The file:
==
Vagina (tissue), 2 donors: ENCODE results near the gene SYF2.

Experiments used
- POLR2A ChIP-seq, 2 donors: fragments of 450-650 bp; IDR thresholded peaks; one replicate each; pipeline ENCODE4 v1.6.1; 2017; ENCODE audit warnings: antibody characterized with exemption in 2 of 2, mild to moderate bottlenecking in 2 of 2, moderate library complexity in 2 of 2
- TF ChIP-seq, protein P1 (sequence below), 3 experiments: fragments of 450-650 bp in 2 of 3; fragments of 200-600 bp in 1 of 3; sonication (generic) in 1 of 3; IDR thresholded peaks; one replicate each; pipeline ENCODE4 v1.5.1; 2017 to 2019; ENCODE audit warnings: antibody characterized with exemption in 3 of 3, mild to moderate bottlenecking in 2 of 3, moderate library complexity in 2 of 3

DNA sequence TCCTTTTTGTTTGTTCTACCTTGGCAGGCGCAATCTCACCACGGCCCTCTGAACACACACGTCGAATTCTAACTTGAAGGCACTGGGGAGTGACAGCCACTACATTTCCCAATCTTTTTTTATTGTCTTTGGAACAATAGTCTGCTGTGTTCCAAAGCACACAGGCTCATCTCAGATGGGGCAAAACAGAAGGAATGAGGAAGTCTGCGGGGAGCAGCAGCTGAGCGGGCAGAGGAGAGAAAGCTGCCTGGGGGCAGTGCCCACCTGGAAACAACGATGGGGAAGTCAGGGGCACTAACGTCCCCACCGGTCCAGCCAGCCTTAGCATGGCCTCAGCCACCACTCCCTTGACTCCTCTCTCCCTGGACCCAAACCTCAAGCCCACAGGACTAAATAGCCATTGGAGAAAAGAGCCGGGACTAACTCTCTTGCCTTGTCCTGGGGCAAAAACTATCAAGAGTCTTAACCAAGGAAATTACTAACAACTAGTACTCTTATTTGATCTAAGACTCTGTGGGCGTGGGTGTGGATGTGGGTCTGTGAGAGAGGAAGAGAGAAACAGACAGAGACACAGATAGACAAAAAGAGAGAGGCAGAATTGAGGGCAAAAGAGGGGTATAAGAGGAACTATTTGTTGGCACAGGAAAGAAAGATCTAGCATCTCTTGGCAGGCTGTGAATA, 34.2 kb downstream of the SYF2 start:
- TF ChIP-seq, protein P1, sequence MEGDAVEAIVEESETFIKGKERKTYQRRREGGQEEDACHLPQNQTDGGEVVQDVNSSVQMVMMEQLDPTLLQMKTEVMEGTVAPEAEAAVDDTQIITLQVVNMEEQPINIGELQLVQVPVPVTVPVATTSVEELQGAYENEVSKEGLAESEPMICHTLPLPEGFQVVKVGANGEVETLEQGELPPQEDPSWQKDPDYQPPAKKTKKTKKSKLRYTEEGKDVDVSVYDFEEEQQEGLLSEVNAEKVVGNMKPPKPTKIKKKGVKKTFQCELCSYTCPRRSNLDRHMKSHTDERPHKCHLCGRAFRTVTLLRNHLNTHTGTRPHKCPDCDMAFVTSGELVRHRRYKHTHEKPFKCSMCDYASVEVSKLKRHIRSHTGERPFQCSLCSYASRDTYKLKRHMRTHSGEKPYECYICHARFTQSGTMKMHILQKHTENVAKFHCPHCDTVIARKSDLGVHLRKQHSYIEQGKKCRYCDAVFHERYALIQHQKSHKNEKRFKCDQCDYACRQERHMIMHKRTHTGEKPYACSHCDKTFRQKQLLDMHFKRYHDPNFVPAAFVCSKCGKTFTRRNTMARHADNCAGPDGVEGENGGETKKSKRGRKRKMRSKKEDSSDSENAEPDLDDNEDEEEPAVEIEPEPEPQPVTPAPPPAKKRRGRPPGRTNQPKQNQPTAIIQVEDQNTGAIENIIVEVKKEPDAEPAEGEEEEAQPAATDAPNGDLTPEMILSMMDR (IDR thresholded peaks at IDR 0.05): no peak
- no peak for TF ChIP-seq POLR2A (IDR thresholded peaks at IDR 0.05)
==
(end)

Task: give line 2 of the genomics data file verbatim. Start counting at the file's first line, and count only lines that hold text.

Experiments used